Feel very bad about this. This one of those good investments for this year and I miss the boat. What is so annoying is that print ads came to late to be of any help, by then big investors have already grabbed all the RTBs.

  4. “The volume has already been set. We didn’t want to accept anymore because money is flowing out of our ears,” Mr. Roberto Tan, National treasurer told BusinessWorld in an interview.

    Bond sale closed, raises P70 billion

  5. I have some questions regarding RTB’s:
    1. How often do they offer RTB?
    2. How would you know if it is already offered on banks? do they publish it on newspapers o in their websites?

    Thanks for your answers.

  6. peepz, surf through the Bureau of Treasury web for the schedule of their auction sale of treasury bills and bonds. they also have their list of accredited dealers.

    • @saku, check the Bureau of Treasury site for announcements related to the RTB issue. Banks don’t normally announce it on their websites. Branches sometimes don’t even know these offerings. Better to always contact the Treasury Group of a bank regarding these placements.

      @lezel, because RTBs are government-issued, the risk of default is low. A few disadvantages would be the low return you are getting and the illiquidity, because you are tied with the instrument until maturity unless, of course, you can sell it to another investor prior to maturity but that again is not an easy thing to do.

  7. hi po,

    tanong ko lang po, ano po mga banks ang nag-oofer retailed treasury bonds?

    pwede ho ba mag invest kahit student lang po ako? kasi savings po gagamitin ko

  8. @clent, nde naman problema kung estudyante ka o may trabaho na. Ang mahalaga, may pera kang pang-invest 🙂 Basta abot sa minimum investment amount yung pera mo, pwede na yun. Halos lahat ng malalaking bangko sa Pinas, nago-offer ng RTBs. Although ang branches minsan alam ito, mas maganda na kontakin mo na lang ang HQ ng bangko. Pa-connect ka sa Trust Department kasi sila normally ang may hawak ng ganitong investments.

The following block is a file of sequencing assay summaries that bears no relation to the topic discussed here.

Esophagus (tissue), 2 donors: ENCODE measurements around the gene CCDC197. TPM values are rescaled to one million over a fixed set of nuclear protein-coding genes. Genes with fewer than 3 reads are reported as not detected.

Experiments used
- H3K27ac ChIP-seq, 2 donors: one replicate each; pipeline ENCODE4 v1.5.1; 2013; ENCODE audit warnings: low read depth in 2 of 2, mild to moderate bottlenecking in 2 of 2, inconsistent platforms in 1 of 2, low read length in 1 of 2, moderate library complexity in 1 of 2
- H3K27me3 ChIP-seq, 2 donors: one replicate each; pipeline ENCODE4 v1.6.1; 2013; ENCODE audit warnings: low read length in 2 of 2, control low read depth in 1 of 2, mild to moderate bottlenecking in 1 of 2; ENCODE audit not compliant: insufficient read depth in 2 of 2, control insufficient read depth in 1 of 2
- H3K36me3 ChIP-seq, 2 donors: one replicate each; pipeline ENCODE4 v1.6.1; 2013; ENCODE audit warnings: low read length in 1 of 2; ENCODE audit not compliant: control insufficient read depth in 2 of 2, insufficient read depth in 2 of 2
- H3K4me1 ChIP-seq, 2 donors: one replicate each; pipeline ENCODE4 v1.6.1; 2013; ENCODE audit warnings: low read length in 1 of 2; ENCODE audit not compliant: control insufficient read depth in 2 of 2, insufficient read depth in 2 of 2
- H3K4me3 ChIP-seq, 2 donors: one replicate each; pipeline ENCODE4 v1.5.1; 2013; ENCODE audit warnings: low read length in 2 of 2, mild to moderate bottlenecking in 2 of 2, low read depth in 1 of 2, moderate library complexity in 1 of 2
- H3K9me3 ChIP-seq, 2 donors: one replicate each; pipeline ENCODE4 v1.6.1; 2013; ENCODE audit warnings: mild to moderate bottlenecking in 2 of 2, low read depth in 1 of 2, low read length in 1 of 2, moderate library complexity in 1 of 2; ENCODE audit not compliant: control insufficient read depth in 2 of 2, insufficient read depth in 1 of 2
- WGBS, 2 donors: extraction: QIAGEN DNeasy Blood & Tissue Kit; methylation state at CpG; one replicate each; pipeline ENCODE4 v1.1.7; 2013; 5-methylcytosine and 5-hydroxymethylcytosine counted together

9. Greetings,
    I have a premyo savings bond 1974. I do believed that there is a value to this because this certificate is one of the collectibles of the decade.

    If some one interested please contact me /

    Thank you.

  10. RTBs are very safe and individuals who can afford to wait for 3 or 5 years should buy all they can lay their hands on. They are safe and not limited to PDIC insurance of 500,000 pesos because the government is the last one that goes out of business before all the other banks. Time deposits with any bank has limited guaranteed amount of their deposit. RTBs are the smart choice of big banks’ suki depositors and don’t publicized this, making it hard to find and buy them. I’m just not knowledgeable on the details as to how individual buyers can participate in the auction and notknowing at what interest rate it would be issued at auction.

  11. i everyone, just wanna ask wat is te present interest rate for rtb? san ko malalman kng my offer ng rtb? salamat sa mga gustong sumagot.


  12. @martin, the RTB offerings are usually announced via the Philippine Treasury website and also in newspapers.

    @walter, tenor means the length of the investment duration. The 3 sets of RTB offerings in that article include the 3-year, 5-year and 7-year tenor investments. Closing the sale of 2 of 3 tenors means the government will stop selling 2 of the 3 sets of investments. Specifically, these are the 3- and 5-year RTBs. Only the 7-year RTB will remain open to the public.

  13. Where can I go to invest in the government’s retail treasury bonds.
    Commercial and savings banks do not seem to know about it.

  14. hi i just want to ask.. if someone knows a website where we can get daily updates of government bonds, including its daily, weekly and monthly updates for these countries,. please email me —… thank you thank you









    Hong Kong